Memory loss from cholesterol drugs real: How it might happen

Kathleen Blanchard's picture
How cholesterol lowering drugs might affect the brain to lead to memory loss.

If you are having trouble remembering where you put your cholesterol lowering pill, it might be from the pill itself. Researchers have now uncovered how medications, known as statins, can lead to mental fuzziness and reversible memory loss for some people.

Statins effect on the brain is real

Researchers from University of Arizona discovered brain cells treated with statins swell, causing a sort of traffic jam in signaling cells of the brain known as neurons; revealed in lab studies. The result could explain why some people taking cholesterol lowering drugs report difficulty thinking and memory loss.

The scientists have dubbed what they saw in the lab as the "beads-on-a-string" effect that is probably more severe than what really happens to people sensitive to statins who suffer memory problems. The study authors say the swelling seen in the brain’s neuron was significant.

Neuroscientist Linda L. Restifo, who assisted with the study said if the scientists look at the 'beads' that are formed from statins, it might help explain why some patients suffer cognitive decline.

Robert Kraft, a former research associate in the department of neuroscience led the study that opens doors for more personalized medicine. Predicting who will react badly to anti-cholesterol medicines could help for boosting therapeutic outcomes, said David M. Labiner, who heads the UA department of neurology.

Side effects of drugs often leads to non-adherence. Patients quit taking their medications and might not tell their doctor.

Rather than automatically prescribing the drugs for high cholesterol that are already taken by million, genetic testing could predict who might suffer consequences of memory loss from the therapy.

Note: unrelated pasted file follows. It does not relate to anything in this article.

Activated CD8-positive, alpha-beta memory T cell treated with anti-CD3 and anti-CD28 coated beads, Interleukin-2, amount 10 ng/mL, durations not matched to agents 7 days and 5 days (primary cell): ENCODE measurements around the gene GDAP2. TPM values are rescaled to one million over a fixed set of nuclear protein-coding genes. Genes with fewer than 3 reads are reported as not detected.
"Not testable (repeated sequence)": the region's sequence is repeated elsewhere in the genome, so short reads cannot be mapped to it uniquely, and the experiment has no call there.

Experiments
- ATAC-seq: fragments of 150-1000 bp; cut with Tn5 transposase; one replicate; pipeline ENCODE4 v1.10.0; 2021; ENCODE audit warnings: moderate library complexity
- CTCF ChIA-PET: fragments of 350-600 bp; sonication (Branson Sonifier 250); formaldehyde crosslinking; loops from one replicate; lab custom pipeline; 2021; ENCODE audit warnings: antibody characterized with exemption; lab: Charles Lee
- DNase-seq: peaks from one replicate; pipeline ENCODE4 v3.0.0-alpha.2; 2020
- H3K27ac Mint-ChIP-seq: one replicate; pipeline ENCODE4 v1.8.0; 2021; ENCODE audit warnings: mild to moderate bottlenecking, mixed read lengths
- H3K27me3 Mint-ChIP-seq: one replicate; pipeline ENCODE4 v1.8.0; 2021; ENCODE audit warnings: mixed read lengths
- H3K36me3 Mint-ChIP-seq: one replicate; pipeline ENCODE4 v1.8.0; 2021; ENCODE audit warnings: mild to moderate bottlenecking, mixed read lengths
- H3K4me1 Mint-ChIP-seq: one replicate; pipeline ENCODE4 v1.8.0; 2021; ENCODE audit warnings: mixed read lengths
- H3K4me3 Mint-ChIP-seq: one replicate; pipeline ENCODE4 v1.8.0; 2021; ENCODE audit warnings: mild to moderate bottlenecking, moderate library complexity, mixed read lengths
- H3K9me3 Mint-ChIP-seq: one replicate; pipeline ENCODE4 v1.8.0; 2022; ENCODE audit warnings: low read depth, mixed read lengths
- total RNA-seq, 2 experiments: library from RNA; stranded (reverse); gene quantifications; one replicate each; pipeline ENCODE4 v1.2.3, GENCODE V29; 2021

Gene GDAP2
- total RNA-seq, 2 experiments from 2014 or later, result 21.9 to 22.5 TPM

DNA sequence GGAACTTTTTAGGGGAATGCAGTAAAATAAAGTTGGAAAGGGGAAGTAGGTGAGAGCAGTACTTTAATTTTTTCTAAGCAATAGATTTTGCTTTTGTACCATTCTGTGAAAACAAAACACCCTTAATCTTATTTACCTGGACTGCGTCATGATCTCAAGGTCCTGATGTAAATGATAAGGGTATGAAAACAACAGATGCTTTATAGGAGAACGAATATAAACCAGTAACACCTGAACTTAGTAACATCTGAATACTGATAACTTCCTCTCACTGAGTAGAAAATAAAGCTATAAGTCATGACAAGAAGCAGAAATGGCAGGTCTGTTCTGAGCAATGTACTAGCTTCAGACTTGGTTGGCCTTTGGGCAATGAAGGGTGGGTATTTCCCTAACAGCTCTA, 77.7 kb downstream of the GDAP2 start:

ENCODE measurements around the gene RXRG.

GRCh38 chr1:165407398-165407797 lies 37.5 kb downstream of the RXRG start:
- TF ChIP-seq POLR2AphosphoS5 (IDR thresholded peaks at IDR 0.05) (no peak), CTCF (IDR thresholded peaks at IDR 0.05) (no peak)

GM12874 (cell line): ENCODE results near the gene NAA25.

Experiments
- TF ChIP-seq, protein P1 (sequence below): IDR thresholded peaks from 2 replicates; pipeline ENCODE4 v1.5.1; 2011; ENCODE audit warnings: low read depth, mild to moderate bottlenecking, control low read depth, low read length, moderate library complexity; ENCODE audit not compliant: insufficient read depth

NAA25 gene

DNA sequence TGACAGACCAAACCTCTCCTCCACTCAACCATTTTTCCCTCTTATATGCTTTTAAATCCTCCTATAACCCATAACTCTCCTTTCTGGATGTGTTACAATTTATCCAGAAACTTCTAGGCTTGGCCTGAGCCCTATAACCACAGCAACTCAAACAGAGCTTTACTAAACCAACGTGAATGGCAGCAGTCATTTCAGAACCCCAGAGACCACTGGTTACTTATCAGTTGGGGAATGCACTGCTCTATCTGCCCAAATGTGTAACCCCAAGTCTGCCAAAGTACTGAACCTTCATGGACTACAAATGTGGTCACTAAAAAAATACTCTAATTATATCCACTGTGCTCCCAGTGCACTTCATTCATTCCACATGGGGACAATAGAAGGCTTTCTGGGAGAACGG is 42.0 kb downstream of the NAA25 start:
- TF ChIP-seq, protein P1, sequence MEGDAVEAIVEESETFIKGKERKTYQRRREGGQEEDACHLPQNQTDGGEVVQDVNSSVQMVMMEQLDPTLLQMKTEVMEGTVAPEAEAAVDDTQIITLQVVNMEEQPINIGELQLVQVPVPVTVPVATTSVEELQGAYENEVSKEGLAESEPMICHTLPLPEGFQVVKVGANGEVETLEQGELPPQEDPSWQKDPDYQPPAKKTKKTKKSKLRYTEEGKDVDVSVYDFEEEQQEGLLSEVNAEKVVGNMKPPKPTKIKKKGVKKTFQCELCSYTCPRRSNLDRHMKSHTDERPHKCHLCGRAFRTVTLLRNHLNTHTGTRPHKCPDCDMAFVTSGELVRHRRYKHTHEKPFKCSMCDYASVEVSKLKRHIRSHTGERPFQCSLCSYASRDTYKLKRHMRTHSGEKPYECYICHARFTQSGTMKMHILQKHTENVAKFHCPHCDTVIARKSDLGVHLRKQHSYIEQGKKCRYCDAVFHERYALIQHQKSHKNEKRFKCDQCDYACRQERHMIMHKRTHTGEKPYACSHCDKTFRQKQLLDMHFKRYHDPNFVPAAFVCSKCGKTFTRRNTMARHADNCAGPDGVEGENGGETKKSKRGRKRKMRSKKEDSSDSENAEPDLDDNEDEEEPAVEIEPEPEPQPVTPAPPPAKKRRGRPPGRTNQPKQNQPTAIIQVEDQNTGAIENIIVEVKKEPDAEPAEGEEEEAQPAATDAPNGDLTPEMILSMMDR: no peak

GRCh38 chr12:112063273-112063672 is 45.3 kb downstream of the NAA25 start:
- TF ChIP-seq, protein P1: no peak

An accidental finding

The researchers say they stumbled upon how statins might cause memory problems when they were testing 1,040 drug compounds on fruit-fly neurons.

Kraft and colleagues have been studying gene mutations in hopes of finding ways to treat autism and other cognitive problems.


In 2006, the researchers published findings that they had discovered one gene mutation that caused neurons in the brain to be ‘curly’ rather than straight. They were able to reverse it with several drugs.

The serendipitous finding came when Kraft noticed one compound and then several others created the same reaction – 4 of the compounds were statins.

"The 'beads' effect of the statins was like a bonus prize from the earlier experiment," Restifo said. "It was so striking, we couldn't ignore it.”

When they took the anti-cholesterol drugs away the ‘beads-on-a-string effect’ went away.

Monica Chaung, who has been part of the team and is a UA undergraduate researcher, said in a press release the cholesterol lowering drugs can be life saving for some, but for other patients, the drugs can lead to mental impairment.

What we know and don’t know about statins

The researchers say there is no question that statins reduce lower cholesterol levels and save lives. But there is also still a lot we don’t know about how they affect behavior and cognition.

Another side effect reported by patients who take the drugs is muscle pain that leaves unanswered questions.

A crucial area of consideration is how statins could affect children, Kraft says, given that more of the drugs are being prescribed in younger age groups.

"It's important to look into this to see if people may have some sort of predisposition to the beads effect, and that's where we want to go with this research," Kraft said. "There must be more research into what effects these drugs have other than just controlling a person's elevated cholesterol levels."

If you take cholesterol lowering drugs and having side effects:

  • Speak with your doctor if you are having memory problems or muscle pain.
  • Ask your doctor if you might take the drug every other day and follow up with your doctor regularly for blood work and discussion about how you’re feeling.
  • Don’t stop your medications. There is good evidence they can prevent stroke and heart attack.
  • Understand that as a health care consumer it is okay to ask questions.
  • Know that drug side effects can impair quality of life.
  • If your health care provider fails to listen, consider changing doctors.
  • Know that lifestyle change can help reverse heart disease risks and lower cholesterol levels. Speak with a nutritionist about heart healthy foods. Obtain exercise guidelines from your doctor. Find ways to decrease stress. If you smoke, ask your doctor for help quitting.

Losing your keys, fuzzy thinking, forgetting to pay bills or other changes in memory might be easily reversed by just adjusting the dose of your medication. The study results show memory loss from cholesterol lowering drugs is real. The researchers hope their finding will lead to a more personalized approach to medication treatment. They suspect s genes that affect how people respond to statins, but right now there is no way to predict who might lose their memory from anti-cholesterol drugs. Gene assay tests might help.


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